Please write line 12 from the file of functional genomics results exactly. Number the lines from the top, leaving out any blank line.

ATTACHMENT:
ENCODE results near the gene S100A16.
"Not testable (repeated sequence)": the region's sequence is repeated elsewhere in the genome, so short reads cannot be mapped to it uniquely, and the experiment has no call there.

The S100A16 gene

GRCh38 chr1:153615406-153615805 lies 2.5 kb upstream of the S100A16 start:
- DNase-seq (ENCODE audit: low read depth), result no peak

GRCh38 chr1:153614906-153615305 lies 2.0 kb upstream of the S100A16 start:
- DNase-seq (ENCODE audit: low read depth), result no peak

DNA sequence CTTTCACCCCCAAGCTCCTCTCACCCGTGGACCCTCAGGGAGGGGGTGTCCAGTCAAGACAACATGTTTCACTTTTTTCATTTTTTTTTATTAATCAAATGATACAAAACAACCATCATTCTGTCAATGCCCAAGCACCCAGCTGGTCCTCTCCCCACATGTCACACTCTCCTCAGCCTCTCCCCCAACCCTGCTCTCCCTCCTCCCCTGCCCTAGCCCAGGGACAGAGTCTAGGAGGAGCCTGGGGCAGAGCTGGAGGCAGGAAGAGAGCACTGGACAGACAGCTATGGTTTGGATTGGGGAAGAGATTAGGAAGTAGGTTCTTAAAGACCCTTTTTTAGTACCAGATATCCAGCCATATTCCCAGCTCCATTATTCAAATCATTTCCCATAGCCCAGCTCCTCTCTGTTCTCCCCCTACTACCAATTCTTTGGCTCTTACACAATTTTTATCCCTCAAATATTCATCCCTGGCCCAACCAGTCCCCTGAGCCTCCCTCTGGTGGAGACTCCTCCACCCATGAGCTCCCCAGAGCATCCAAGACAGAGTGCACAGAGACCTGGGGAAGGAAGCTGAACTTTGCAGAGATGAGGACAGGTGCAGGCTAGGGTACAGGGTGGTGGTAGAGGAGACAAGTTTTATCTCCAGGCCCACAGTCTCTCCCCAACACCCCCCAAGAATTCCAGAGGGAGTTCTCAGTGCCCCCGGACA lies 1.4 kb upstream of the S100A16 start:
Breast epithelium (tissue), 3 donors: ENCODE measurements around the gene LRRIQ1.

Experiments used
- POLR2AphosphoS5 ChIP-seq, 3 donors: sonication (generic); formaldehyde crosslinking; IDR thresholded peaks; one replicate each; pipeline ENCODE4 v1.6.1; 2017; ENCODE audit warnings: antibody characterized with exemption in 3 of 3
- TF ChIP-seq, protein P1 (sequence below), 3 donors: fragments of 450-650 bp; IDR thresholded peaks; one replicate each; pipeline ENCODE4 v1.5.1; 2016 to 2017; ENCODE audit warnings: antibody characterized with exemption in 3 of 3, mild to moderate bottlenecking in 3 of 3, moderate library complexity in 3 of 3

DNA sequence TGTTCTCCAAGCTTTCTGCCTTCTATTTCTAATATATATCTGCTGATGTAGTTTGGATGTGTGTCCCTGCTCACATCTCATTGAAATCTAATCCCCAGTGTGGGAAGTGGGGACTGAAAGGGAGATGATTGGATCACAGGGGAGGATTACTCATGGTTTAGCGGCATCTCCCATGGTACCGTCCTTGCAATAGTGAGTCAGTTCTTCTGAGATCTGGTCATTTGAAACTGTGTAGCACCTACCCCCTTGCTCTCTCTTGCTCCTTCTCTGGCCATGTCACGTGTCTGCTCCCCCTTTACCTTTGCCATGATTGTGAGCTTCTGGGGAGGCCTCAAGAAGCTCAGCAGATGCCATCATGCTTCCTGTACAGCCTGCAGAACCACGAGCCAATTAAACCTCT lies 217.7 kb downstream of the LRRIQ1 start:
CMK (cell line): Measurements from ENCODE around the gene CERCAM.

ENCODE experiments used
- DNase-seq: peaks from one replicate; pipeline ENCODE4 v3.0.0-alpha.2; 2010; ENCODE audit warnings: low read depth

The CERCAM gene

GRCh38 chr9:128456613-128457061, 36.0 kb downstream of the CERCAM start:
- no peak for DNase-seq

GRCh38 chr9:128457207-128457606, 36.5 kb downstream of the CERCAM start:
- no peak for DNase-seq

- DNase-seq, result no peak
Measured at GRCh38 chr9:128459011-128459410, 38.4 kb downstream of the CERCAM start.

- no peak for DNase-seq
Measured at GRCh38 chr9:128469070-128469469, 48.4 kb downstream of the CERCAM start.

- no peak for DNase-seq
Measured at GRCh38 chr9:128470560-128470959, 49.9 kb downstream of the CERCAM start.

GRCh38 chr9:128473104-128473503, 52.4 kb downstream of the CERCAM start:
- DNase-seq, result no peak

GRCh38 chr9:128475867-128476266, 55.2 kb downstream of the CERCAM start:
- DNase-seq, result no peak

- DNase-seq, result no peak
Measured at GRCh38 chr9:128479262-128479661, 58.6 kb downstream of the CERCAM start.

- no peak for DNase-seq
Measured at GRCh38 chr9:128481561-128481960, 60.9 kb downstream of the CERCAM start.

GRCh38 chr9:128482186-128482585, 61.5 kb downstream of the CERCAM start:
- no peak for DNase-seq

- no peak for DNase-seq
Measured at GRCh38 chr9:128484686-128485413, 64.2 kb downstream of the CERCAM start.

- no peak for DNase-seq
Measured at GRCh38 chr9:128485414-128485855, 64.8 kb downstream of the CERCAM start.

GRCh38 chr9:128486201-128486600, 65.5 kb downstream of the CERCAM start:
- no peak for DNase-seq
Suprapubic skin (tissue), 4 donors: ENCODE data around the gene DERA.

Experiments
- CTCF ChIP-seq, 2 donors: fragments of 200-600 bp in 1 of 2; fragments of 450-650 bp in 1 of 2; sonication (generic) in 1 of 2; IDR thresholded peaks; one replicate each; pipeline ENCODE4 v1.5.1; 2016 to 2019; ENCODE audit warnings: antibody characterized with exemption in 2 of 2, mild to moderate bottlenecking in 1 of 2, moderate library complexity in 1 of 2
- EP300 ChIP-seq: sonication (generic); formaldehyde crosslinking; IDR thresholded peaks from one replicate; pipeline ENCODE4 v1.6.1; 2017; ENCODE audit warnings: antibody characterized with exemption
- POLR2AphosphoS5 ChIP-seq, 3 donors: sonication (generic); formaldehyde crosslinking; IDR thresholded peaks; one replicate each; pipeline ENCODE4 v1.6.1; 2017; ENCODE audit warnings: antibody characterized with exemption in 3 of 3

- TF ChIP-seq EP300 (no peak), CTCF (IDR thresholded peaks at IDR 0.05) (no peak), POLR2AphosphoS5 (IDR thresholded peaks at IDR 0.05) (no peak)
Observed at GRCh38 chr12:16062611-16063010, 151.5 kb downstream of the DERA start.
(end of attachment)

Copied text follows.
- TF ChIP-seq, protein P1 (sequence below), 3 donors: fragments of 450-650 bp; IDR thresholded peaks; one replicate each; pipeline ENCODE4 v1.5.1; 2016 to 2017; ENCODE audit warnings: antibody characterized with exemption in 3 of 3, mild to moderate bottlenecking in 3 of 3, moderate library complexity in 3 of 3